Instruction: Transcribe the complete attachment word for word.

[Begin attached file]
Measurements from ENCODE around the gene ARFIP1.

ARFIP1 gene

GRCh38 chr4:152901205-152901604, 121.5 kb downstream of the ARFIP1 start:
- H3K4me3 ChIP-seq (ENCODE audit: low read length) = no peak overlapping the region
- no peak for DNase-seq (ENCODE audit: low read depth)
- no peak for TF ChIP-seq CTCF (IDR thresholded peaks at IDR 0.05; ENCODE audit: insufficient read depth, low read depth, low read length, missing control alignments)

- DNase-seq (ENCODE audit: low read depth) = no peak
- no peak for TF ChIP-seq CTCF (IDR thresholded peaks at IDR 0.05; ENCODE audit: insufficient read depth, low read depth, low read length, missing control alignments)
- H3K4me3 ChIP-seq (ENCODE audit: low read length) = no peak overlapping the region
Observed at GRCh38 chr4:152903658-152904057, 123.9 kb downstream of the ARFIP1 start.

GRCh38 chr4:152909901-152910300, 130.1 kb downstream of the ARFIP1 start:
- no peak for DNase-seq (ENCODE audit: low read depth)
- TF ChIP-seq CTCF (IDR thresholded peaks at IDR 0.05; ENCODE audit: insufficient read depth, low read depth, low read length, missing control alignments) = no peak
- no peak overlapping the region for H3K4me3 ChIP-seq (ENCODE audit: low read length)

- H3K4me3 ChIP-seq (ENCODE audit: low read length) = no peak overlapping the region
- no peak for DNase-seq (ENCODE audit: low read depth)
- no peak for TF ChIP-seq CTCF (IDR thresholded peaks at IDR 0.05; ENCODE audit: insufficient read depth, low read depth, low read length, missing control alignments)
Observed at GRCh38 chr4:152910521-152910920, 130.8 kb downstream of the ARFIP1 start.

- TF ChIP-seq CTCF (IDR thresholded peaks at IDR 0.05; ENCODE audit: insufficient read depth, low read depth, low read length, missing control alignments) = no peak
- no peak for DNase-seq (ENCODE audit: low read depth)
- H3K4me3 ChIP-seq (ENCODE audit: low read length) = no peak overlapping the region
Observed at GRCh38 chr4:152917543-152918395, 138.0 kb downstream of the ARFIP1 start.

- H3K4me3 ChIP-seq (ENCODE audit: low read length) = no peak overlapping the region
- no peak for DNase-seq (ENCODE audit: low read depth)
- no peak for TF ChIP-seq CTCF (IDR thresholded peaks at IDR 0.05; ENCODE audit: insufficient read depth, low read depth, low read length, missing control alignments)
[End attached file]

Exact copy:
Measurements from ENCODE around the gene ARFIP1.

ARFIP1 gene

GRCh38 chr4:152901205-152901604, 121.5 kb downstream of the ARFIP1 start:
- H3K4me3 ChIP-seq (ENCODE audit: low read length) = no peak overlapping the region
- no peak for DNase-seq (ENCODE audit: low read depth)
- no peak for TF ChIP-seq CTCF (IDR thresholded peaks at IDR 0.05; ENCODE audit: insufficient read depth, low read depth, low read length, missing control alignments)

- DNase-seq (ENCODE audit: low read depth) = no peak
- no peak for TF ChIP-seq CTCF (IDR thresholded peaks at IDR 0.05; ENCODE audit: insufficient read depth, low read depth, low read length, missing control alignments)
- H3K4me3 ChIP-seq (ENCODE audit: low read length) = no peak overlapping the region
Observed at GRCh38 chr4:152903658-152904057, 123.9 kb downstream of the ARFIP1 start.

GRCh38 chr4:152909901-152910300, 130.1 kb downstream of the ARFIP1 start:
- no peak for DNase-seq (ENCODE audit: low read depth)
- TF ChIP-seq CTCF (IDR thresholded peaks at IDR 0.05; ENCODE audit: insufficient read depth, low read depth, low read length, missing control alignments) = no peak
- no peak overlapping the region for H3K4me3 ChIP-seq (ENCODE audit: low read length)

- H3K4me3 ChIP-seq (ENCODE audit: low read length) = no peak overlapping the region
- no peak for DNase-seq (ENCODE audit: low read depth)
- no peak for TF ChIP-seq CTCF (IDR thresholded peaks at IDR 0.05; ENCODE audit: insufficient read depth, low read depth, low read length, missing control alignments)
Observed at GRCh38 chr4:152910521-152910920, 130.8 kb downstream of the ARFIP1 start.

- TF ChIP-seq CTCF (IDR thresholded peaks at IDR 0.05; ENCODE audit: insufficient read depth, low read depth, low read length, missing control alignments) = no peak
- no peak for DNase-seq (ENCODE audit: low read depth)
- H3K4me3 ChIP-seq (ENCODE audit: low read length) = no peak overlapping the region
Observed at GRCh38 chr4:152917543-152918395, 138.0 kb downstream of the ARFIP1 start.

- H3K4me3 ChIP-seq (ENCODE audit: low read length) = no peak overlapping the region
- no peak for DNase-seq (ENCODE audit: low read depth)
- no peak for TF ChIP-seq CTCF (IDR thresholded peaks at IDR 0.05; ENCODE audit: insufficient read depth, low read depth, low read length, missing control alignments)